Movies have a way of infuriating audiences these days, especially if there are perceived errors to pick at (and forcing filmmakers to respond). But movie audiences were perfectly capable of publicly kvetching even before the internet or sound movies. Today, we’re going to be airing some grievances from the January 1918 edition of Photoplay Magazine.
Photoplay had a feature called Why-Do-They-Do-It that invited readers to point out errors in then-current releases. Let’s enjoy a few complaints from the good old days and appreciate that the world has changed a lot but moviegoers are still moviegoers. It’s a good thing these folks didn’t have Twitter!
(My selections will be tilted toward films that survive and are on home video.)
D.C. Dodd reveals that those French maid costumes were nearly as outdated in 1918 as they are today.
A Son of the Hills gets credit for an active heroine but its trouser creasing is a real flaw, so says Verona Uhl. Alas, that particular error has persisted. (By the way, the film is missing and presumed lost. Check attics!)
The reader signed as Bryn Mawr ’16 makes some good points, Mary Pickford did indeed find a smart frock rather quickly considering there was a war on.
You can read my review of The Little American here. It’s available on DVD.
Another complaint about too-tidy clothing! Tsk tsk. By the way, this film is on DVD.
(Also, what is Jno. short for? Chime in if you know!)
Questionable geography is the main complaint from Tacoma, Washington. However, I should point out that Hart may have just wanted a dramatic moment for his beloved pinto, Fritz. The film survives but has not yet been released on home video. (Let me know if you have heard anything!)
Ethelyn is concerned for Polly’s horse and she has a point. What exactly does “having the thumps” mean? Any southerners in the house up for translation?
You can read my review of the film here. It’s available on DVD.
If you’re going for Mary Pickford, you’d best not miss! Obviously, Mary lived to see another day but you can buy this film on DVD if you like.
I hope you enjoyed this little trip back in time!
If you want to read classic movie fan magazines online, please visit the Media History Digital Library.
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Wow, some things really don’t change, do they 😉 I certainly share this one: coming in from the wilderness, or even extensive camping, sporting a fresh shave and perfect clothes and hair. Yeesh!
Speaking of some other silent film beefs that I share, I’m reminded here of reviewer Robert Sherwood’s take on a film with locations (supposedly) in Oh, Canada (Over the Border, 1922, presumed lost, but University of Toronto working on it…checking its extensive attics, maybe?).
Sherwood’s take: endless view of Canadian Northwest Mounted Policemen trudging through blizzards, and then entering log cabins with flour sprinkled over their mackinaws.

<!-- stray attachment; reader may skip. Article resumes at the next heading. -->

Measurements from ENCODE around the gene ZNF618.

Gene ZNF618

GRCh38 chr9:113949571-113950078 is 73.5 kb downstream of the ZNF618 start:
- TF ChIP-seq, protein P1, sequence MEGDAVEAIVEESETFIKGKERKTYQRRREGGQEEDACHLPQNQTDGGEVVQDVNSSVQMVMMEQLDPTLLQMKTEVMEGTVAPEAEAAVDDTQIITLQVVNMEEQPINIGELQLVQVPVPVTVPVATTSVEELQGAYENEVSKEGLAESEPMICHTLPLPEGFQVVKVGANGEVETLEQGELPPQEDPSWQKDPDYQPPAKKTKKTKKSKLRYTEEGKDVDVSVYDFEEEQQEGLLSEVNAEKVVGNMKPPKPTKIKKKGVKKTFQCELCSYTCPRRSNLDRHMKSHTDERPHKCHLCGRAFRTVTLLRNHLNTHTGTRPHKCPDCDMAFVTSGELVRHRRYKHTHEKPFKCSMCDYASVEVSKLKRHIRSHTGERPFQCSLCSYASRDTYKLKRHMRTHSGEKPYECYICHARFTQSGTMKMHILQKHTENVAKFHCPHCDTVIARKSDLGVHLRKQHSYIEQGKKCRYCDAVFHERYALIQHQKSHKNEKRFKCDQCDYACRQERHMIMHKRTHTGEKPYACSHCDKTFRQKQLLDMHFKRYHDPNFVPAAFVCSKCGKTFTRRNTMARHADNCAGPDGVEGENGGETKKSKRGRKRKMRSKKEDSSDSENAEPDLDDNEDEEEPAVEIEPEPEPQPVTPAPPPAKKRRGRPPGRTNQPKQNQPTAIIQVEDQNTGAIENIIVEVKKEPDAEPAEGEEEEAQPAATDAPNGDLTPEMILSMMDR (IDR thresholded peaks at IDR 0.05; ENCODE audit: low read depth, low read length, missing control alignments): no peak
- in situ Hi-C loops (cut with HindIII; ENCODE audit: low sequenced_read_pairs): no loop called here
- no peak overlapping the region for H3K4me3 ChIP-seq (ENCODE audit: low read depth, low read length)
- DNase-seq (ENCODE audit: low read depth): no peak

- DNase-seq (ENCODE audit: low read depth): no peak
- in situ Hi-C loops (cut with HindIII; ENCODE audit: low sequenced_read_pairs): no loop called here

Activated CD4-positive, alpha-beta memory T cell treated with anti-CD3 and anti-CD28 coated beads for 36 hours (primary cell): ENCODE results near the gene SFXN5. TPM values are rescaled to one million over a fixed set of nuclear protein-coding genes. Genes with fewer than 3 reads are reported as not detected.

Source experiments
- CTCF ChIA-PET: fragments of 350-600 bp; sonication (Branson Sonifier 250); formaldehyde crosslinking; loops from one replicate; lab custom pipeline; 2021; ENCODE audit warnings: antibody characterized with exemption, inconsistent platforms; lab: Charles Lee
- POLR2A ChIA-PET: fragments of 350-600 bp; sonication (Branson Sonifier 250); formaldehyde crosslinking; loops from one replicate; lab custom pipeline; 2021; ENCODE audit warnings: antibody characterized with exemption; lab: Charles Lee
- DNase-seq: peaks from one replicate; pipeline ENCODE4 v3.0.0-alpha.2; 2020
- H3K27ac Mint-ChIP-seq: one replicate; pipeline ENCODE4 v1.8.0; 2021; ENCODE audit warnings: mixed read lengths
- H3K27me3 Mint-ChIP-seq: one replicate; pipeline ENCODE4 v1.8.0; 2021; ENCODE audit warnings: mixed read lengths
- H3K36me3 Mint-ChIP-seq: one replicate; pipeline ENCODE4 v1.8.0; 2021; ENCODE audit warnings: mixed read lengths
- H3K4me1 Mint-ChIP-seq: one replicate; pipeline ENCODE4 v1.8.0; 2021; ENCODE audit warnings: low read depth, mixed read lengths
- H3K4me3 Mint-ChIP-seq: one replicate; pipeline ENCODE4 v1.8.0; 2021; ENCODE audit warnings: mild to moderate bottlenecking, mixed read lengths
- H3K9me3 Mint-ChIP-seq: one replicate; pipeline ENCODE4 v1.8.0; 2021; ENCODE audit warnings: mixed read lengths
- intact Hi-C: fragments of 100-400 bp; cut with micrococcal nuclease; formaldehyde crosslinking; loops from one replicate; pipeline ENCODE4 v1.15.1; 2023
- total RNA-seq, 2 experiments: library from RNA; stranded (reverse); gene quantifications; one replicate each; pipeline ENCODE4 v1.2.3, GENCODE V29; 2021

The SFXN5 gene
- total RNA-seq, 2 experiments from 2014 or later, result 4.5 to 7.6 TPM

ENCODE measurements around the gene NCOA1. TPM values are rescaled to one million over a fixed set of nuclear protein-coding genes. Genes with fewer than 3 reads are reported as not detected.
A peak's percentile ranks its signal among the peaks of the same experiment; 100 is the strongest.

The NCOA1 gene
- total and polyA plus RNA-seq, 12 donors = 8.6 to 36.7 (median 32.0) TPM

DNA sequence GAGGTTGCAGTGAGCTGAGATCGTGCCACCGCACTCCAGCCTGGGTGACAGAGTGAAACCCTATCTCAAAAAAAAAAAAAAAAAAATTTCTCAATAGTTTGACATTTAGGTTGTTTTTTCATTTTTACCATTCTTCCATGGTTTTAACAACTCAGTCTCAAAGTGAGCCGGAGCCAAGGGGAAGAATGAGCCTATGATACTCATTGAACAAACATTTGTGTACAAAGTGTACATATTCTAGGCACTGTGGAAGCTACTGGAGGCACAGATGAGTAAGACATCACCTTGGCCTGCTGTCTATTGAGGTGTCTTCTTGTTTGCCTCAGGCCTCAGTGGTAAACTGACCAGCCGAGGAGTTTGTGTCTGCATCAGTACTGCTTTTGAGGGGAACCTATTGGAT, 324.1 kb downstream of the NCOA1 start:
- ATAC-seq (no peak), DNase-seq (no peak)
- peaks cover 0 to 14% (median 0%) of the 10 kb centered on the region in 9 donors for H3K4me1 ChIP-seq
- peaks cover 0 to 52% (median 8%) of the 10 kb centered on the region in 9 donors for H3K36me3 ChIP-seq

Great exterior/interior match ups…not.
How amusing! Carl Sandburg had similar complaints about heroes traveling through the wilderness for five months and then emerging with a “first class metropolitan haircut”
Jno. is short (not by much) for John
Thumps is equinie hiccups, a serious condition caused by dehydration following exertion.
Ah, we have a Molly/Mary situation then. Much obliged 🙂
“Jno.” was often used as an abbreviation for Jonathan, though I have no idea why the n and the o are in the wrong order.
That’s what threw me off.
I’m sorry to inform you, Mr. Bullington, that “one of the oldest inconsistencies known to the film world” in 1918… still happens to this day!
Moviegoers haven’t changed a bit, and if Internet didn’t exist, Photoplay’s “Why-Do-They-Do-It” would still be a thing today!
Thanks for the post, Fritzi. It was a fun read!
Glad you enjoyed!
(How embarrassing! “Equinie”: not! Equine, of course.)
No worries 😉 I certainly have zero room to talk about typos.
Loved this look at complaints. I’ve often had the same complaint as to one minute an actor or actress all soaking wet and in the next scene they look more dry, a lot more dry, than wet. Is Jno. an abbreviation for Jonathon?
Glad you enjoyed! Yes, actor drippiness is something that Hollywood can never seem to get right in any era.
Haha! They sound a lot like me! Very picky indeed. You should start your own column, Fritzi! You would get a lot of entries! 😉 I really enjoyed reading this!
Thank you! 🙂
MIT Technology Review ( https://www.technologyreview.com/s/539826/how-far-can-the-human-eye-see-a-candle-flame/ ) states the farthest distance a human eye can detect a candle flame is 2.76 kilometers. Not sure if they checked the farthest distance Hart could detect danger.
This should have been tested during his lifetime!
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